Click here to load reader

Muscle Function Muscle Tissue Physiology...1 Muscle Physiology Lecture Outline • Muscle Function • Muscle Characteristics • Muscle Tissue Types • Skeletal Muscle – General

  • View
    238

  • Download
    2

Embed Size (px)

Text of Muscle Function Muscle Tissue Physiology...1 Muscle Physiology Lecture Outline • Muscle...

  • 1

    Muscle Physiology

    Lecture Outline Muscle Function Muscle Characteristics Muscle Tissue Types Skeletal Muscle

    General Functions of Skeletal Muscle Functional Anatomy Physiology Skeletal Muscle Types Energetics Adaptive Responses

    Cardiac Muscle Physiology Smooth Muscle Physiology

    Muscle Function

    Movement Depends on type of muscle tissue Depends on location of muscle tissue

    Thermogenesis Protection Posture Maintenance Joint Stabilization

    Muscle Tissue Characteristics

    All muscle tissues share basic characteristics1.Excitability

    2.Contractility

    3.Elasticity

    4.Extensibility

  • 2

    Muscle Tissue Types

    Skeletal

    Cardiac

    Smooth

    Muscle Comparison Chart

    Skeletal

    Cardiac

    Smooth

    Cylindrical

    Cylindrical & branched

    Fusiform

    Yes

    Yes

    No

    Multi-nucleate & peripheral

    Uninucleate& central

    Uninucleate& central

    Voluntary

    Involuntary

    Involuntary

    none

    Intercalated discs

    May be single-unit

    or multi-unit

    Muscle Tissue Cell Shape Striae Nucleus Control

    Special structures

    Skeletal MuscleGeneral Functions - Voluntary

    Movement Only have contractility in one direction

    Requires multiple muscles to create movements from the simple

    flexion and extension

    To the complex Circumduction

    Stabilizing Movements & Joints The result of synergistic muscles

    Skeletal MuscleGeneral Functions

    Protection of underlying structures

    abdominal viscera Stronger muscles =

    greater protection, increased joint stability

  • 3

    Skeletal MuscleGeneral Functions - Involuntary

    Shivering Thermogenesis (shivering reflex) asynchronous & involuntary Initiated by hypothalamic nuclei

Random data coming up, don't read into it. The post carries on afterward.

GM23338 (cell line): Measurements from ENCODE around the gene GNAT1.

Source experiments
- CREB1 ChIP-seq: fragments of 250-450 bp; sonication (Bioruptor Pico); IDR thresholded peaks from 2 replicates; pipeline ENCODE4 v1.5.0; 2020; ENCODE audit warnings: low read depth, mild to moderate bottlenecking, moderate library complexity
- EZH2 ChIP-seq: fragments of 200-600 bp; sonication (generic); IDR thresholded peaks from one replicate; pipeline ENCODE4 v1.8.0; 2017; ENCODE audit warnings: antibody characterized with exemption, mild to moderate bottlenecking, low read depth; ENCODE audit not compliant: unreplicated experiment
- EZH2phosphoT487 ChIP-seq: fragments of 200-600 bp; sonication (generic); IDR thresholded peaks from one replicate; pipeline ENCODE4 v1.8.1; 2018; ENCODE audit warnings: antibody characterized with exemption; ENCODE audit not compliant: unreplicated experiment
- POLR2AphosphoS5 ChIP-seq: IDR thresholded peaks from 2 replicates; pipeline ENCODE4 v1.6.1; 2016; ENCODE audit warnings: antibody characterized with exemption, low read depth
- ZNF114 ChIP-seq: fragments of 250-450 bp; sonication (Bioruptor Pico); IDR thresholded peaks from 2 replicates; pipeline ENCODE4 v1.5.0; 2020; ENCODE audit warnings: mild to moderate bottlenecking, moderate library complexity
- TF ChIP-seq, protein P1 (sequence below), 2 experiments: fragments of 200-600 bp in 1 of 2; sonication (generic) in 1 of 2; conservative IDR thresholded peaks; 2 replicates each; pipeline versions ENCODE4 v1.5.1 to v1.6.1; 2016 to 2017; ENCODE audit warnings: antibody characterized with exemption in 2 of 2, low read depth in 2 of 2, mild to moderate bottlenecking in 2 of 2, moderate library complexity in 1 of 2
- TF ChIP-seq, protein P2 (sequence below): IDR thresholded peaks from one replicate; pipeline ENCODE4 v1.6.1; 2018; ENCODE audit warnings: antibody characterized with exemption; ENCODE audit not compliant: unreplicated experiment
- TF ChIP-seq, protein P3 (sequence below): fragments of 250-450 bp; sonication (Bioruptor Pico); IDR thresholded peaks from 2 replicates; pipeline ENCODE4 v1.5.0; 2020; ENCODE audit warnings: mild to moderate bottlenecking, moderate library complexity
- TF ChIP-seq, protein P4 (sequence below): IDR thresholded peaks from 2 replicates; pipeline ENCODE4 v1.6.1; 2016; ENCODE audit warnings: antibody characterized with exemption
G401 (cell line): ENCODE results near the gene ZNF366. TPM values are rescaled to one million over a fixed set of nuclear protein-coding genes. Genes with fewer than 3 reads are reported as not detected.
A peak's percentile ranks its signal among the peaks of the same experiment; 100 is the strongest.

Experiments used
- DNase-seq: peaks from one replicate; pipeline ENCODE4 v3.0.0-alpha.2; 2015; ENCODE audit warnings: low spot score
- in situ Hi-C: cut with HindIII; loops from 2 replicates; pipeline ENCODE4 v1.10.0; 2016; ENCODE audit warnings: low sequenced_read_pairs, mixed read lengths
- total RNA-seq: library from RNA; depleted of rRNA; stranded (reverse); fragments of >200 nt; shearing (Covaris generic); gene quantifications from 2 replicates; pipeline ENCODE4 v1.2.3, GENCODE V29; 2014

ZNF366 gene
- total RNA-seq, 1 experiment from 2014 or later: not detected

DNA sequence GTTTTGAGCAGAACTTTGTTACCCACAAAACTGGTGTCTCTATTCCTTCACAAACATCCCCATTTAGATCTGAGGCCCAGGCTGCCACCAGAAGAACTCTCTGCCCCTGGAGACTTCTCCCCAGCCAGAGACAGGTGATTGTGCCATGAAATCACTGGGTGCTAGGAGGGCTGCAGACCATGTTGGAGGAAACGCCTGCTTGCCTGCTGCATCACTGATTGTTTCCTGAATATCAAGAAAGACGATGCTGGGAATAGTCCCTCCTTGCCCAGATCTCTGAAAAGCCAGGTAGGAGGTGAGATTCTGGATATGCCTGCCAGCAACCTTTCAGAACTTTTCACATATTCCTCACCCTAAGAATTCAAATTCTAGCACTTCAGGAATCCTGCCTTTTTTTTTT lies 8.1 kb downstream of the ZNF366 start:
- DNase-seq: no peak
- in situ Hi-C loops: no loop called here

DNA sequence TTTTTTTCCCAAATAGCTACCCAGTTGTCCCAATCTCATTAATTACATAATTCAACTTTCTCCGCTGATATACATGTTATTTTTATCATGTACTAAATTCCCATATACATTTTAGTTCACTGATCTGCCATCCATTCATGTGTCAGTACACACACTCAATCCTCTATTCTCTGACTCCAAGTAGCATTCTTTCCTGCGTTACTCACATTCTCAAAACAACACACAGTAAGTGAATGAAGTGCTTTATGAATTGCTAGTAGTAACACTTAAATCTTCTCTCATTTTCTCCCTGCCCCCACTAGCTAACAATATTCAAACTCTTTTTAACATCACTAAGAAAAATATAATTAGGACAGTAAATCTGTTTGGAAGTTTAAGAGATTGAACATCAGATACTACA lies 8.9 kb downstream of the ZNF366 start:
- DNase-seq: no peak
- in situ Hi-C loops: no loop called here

in the primary motor center for shivering (posterior nuclei)

    Normally inhibited by the heat center in the hypothalamus (preoptic nuclei)when body temp is in range (96.8-99.5)

    Receives cold signals from skin and spinal cord

    - -Skeletal Muscle

    preoptic nucleus

    posteriornucleus

    Damage to the posterior nuclei would cause?

    Skeletal MuscleGeneral Functions - Involuntary

    Maintenance of Posture Involves stretch reflexes

    Static reflexes Long term sustained contractile events

    Phasic reflexes Dynamic and short term corrective responses

    Regulated by gamma neurons which adjust tension in the muscle spindles

    Skeletal MuscleFunctional Anatomy

    Skeletal MuscleFunctional Anatomy

  • 4

    Skeletal MuscleFunctional Anatomy

    Skeletal MuscleFunctional Anatomy

    The smallest functional unit of skeletal muscle is the sarcomere

    Skeletal MuscleFunctional Anatomy

    Sarcomere is composed of various microfilaments and supporting structures

    Titin largest known elastomeric protein Connects myosin to z-disc thought to be critical in the development of

    sarcomeres

    Skeletal MuscleFunctional Anatomy

    Myosin molecule consists of tail, hinge and heads Heads contain active

    sites for Actin ATP

    M-line consists of myomesin and skeleminproteins stabilize the myosin

    filaments theorized to aid in

    transmission of force from sarcomere to cytoskeletal intermediate filaments